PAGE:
Renaissance’s distinctive musical sounds of the era were comprised of a smooth, imitative, polyphonic style, as seen in the music of Byrd, Palestrina, and Lassus. While sacred music sacred music remained of great importance, secular music secular music was starting to become increasingly common, and this polyphonic style was not only used in sacred music, but also in secular madrigals .
instrumental music’s repertoire also began to grow considerably. And a lot of new instruments were invented, including two keyboard instruments called the clavichord and virginal. Additionally many existing instruments were enhanced . and this time period the lute became the favored instrument and it was established as the standard instrument for family music making during the 16th century.
The primary forms for sacred vocal polyphony were Masses and motets were, These were accompanied by the lute or a small instrumental ensemble or consort. Forms of Secular vocal included motets, madrigals and songs, while instrumental pieces were usually short polyphonic works or music for dancing.
And about humanism ,during Renaissance period Scientific revolution occurred through the influence of humanists who took a renewed interest in the work of ancient philosophers. Humanism was an important movement appeared in Florence, Italy, in the mid-1300s by scholars who set out to revive the culture of ancient Greece and Rome (called the classical period). They want to start a cultural rebirth, orrenaissance , that would end what they believed was the “barbarism” of the Middle Ages, the thousand-year period that began with the fall of the Roman Empire in the fourth and fifth centuries. Particularly scientists were interested in giving Greek texts updated translations and interpretations
Humanism was a method of learning not a philosophy per se, and in contrast to the medieval scholastic mode, which focused on resolving contradictions between authors, humanists would study ancient texts in the original, and appraise them through a combination of reasoning and empirical evidence. Education of humanist was based on the study of poetry, grammar, ethics and rhetoric. Humanists asserted “the genius of man… the unique and extraordinary ability of the human mind.”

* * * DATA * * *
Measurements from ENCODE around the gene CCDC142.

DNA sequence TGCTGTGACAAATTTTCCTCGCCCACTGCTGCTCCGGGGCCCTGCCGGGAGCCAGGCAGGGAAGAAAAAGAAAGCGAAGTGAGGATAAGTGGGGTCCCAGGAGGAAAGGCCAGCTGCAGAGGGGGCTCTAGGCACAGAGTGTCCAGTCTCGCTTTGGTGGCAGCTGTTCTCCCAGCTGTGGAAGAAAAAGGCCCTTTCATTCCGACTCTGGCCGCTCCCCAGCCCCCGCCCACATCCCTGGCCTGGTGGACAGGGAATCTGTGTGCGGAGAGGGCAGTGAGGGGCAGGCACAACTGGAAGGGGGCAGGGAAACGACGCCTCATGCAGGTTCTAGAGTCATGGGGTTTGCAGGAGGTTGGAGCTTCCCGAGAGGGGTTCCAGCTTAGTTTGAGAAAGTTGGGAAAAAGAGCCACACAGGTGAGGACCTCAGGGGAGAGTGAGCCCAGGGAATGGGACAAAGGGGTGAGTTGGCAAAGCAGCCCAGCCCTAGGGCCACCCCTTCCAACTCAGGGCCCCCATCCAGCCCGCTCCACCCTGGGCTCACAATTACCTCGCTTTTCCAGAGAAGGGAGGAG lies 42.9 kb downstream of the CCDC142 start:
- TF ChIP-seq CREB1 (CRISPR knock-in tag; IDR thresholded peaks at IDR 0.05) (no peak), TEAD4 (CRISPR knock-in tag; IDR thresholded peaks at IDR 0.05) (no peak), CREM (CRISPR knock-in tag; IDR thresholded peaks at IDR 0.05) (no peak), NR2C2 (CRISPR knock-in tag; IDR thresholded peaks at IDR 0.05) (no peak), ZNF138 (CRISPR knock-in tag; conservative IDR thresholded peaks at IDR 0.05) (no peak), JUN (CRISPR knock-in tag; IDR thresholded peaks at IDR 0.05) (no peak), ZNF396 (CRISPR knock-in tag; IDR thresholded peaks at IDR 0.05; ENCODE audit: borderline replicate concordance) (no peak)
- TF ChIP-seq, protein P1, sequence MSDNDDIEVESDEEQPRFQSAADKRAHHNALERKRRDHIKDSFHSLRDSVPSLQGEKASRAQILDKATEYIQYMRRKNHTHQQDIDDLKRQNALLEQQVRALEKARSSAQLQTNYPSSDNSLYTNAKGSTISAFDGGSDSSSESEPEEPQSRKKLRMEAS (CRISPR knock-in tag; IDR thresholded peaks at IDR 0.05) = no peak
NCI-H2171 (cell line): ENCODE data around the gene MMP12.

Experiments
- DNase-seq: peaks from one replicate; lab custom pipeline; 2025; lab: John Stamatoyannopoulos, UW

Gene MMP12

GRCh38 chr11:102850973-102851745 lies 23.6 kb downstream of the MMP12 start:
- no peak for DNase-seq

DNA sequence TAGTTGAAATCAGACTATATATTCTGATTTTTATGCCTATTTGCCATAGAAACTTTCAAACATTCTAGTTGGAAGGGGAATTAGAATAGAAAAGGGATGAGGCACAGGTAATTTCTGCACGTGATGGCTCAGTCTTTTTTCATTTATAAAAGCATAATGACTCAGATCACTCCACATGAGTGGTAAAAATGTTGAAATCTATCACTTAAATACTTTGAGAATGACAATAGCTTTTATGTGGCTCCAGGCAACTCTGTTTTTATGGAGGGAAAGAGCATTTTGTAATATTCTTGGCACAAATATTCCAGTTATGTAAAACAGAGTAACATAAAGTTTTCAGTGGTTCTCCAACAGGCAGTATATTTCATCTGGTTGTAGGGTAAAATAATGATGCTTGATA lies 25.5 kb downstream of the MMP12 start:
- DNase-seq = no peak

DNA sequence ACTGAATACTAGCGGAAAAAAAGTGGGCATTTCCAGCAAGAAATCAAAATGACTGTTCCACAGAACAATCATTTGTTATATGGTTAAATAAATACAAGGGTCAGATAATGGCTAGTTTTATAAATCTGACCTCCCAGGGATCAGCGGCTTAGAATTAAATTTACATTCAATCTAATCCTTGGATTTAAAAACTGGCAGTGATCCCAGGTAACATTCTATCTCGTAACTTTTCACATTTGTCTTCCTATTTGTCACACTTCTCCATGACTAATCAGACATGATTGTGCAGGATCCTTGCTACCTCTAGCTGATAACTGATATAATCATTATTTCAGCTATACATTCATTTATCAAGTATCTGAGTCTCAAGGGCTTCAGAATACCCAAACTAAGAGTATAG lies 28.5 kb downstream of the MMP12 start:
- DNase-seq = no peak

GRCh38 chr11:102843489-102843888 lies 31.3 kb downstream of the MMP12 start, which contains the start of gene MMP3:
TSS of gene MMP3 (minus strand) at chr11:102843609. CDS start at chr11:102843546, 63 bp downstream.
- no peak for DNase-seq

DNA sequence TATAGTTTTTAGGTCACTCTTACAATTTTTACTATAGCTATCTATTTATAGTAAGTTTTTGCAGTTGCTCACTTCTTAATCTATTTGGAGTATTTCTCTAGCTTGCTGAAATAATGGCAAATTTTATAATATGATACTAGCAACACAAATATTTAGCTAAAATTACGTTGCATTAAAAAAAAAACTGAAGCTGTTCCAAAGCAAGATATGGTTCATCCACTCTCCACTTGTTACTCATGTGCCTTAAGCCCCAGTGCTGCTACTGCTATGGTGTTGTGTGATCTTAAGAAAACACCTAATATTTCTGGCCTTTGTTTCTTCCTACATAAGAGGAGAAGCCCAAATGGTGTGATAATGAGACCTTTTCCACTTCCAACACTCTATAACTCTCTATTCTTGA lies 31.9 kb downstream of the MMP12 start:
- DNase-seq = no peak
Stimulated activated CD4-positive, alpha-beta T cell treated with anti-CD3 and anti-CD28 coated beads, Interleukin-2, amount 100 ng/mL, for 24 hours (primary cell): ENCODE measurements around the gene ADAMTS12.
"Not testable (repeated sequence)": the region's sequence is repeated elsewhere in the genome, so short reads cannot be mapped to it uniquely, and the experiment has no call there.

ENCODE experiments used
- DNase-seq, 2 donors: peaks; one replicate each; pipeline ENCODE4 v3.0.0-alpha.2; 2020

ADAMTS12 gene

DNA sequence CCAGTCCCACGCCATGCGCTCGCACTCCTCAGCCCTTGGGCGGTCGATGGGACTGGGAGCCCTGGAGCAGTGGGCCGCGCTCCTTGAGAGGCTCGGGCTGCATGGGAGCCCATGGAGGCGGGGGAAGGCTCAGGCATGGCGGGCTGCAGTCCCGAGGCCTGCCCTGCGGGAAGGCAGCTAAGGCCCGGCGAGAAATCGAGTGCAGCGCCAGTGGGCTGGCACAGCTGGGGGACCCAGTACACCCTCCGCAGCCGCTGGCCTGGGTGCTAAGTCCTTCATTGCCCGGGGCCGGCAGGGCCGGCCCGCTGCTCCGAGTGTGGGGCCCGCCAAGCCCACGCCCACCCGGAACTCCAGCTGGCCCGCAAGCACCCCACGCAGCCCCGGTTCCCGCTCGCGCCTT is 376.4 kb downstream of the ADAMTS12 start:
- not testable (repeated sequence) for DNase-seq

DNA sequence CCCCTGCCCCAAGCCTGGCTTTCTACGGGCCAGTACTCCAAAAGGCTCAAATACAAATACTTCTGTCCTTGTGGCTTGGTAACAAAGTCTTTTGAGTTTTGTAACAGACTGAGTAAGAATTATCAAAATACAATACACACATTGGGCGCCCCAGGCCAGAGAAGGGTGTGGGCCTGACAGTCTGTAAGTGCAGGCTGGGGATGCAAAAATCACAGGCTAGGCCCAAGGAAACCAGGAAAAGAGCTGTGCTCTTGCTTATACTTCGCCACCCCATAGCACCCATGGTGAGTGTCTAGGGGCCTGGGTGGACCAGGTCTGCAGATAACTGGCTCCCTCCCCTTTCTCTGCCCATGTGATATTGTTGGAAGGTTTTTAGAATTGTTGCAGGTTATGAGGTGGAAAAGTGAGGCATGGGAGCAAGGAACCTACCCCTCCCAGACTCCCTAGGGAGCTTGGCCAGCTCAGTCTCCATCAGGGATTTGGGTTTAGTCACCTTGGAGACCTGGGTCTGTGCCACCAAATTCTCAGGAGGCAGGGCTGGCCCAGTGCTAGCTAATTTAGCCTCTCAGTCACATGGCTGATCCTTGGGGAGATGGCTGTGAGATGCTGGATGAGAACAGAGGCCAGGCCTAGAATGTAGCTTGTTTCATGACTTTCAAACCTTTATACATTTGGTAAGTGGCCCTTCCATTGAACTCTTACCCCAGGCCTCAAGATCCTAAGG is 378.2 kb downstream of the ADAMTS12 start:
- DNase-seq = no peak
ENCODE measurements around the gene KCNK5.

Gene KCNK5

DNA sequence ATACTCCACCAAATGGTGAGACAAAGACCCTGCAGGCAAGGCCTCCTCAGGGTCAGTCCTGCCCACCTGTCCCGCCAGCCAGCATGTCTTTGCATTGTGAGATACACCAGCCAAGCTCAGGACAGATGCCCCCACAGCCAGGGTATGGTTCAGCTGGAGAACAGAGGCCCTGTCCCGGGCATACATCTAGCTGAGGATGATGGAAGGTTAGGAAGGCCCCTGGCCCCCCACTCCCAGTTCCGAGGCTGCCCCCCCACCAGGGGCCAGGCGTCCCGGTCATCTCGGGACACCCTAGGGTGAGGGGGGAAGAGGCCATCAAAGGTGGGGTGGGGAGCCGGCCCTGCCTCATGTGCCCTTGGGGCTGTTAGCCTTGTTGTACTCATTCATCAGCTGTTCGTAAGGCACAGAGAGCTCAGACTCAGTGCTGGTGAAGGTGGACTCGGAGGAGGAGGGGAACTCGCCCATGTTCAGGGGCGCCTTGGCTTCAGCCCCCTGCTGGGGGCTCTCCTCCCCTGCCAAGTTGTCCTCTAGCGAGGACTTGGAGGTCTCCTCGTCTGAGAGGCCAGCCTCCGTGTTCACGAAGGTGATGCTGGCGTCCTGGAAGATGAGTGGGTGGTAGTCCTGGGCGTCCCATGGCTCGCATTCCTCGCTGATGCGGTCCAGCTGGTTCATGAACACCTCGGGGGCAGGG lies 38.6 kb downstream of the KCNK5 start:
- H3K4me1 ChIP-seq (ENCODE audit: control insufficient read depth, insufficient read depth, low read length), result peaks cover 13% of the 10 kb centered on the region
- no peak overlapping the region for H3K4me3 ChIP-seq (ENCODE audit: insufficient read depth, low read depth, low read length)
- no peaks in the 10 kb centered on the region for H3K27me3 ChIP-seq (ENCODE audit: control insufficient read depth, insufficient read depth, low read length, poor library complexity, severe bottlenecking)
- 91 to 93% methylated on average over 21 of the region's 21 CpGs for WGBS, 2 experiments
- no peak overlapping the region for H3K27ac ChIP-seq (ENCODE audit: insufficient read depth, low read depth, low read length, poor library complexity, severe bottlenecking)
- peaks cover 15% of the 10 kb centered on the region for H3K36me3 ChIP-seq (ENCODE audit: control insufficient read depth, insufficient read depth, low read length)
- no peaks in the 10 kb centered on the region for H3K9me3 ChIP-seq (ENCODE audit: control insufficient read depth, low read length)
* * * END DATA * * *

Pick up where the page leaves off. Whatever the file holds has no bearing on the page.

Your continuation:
Important and distinguishing features of Renaissance art was its development of highly realistic linear perspective, Giotto di Bondone (1267-1337) is credited with first treating a painting as a window into space, but it was not until the writings of architects Filippo Brunelleschi (1377-1446) and Leon Battista Alberti (1404–1472) that perspective was formalized as an artistic technique. The development of perspective was part of a wider trend towards realism in the arts. Also painters developed other techniques, studying light, shadow, and, famously in the case of Leonardo da Vinci, human anatomy. these differences and changes in artistic method was a renewed desire to depict the beauty of nature, and to unravel the axioms of aesthetics, with the works of Leonardo, Michelangelo and Raphael representing artistic pinnacles that were to be much imitated by other artists. Other artists like Sandro Boticceli, working for the Medici in Florence, Donatello another Florentine and Titian in Venice, among others.
It wasn’t until the nineteenth century that the French word Renaissance achieved popularity in describing the cultural movement that began in the late 13th century. First one who define Renaissance by French historian was “Jules Michelet” (1798-1874), in his 1855 work, Histoire de France. And about Michelet, the Renaissance was more a development in science than in art and culture, he asserted that it spanned the period from Columbus to Copernicus to Galileo; that is, from the end of the fifteenth century to the middle of the seventeenth century. Moreover, Michelet distinguished between what he called, “the bizarre and monstrous” quality of the Middle Ages and the democratic values that he, as a vocal Republican, chose to see in its character. He also sought to claim the Renaissance as a French movement.
Jacob Burckhard the Swiss historian (1818-1897) in his Die Kultur der Renaissance in Italien, by contrast, defined the Renaissance as the period between Giotto and Michelangelo in Italy, that is, the 14th to mid-16th centuries, he saw in the Renaissance the emergence of the modern spirit of individuality, which had been stifled in the Middle Ages. Jacob Burckhard’s book was widely read and was influential in the development of the modern interpretation of the Italian Renaissance.
Renaissance personalities :
Vesalius: He was an early Belgian anatomist. His great work was the revolutionary Fabric of the Human Body, which provided a detailed survey of the human body.
Galileo: He was an astronomer and physicist that supported the Copernican theory.
Copernicus: He was an early scientist who wrote Revolutions of the Heavenly
Johann Gutenburg : Invented the printing press. He printed the first printed version of the bible.
- Cronin, Vincent (1967), The Florentine Renaissance
- Debus, Allen G. (1978) Man and Nature in the Renaissance. Cambridge: Cambridge University Press.
- Haskins, Charles Homer (1927), The Renaissance of the Twelfth Century.
- James Brophy ( 1962) Reprinted in The Achievement of Galileo.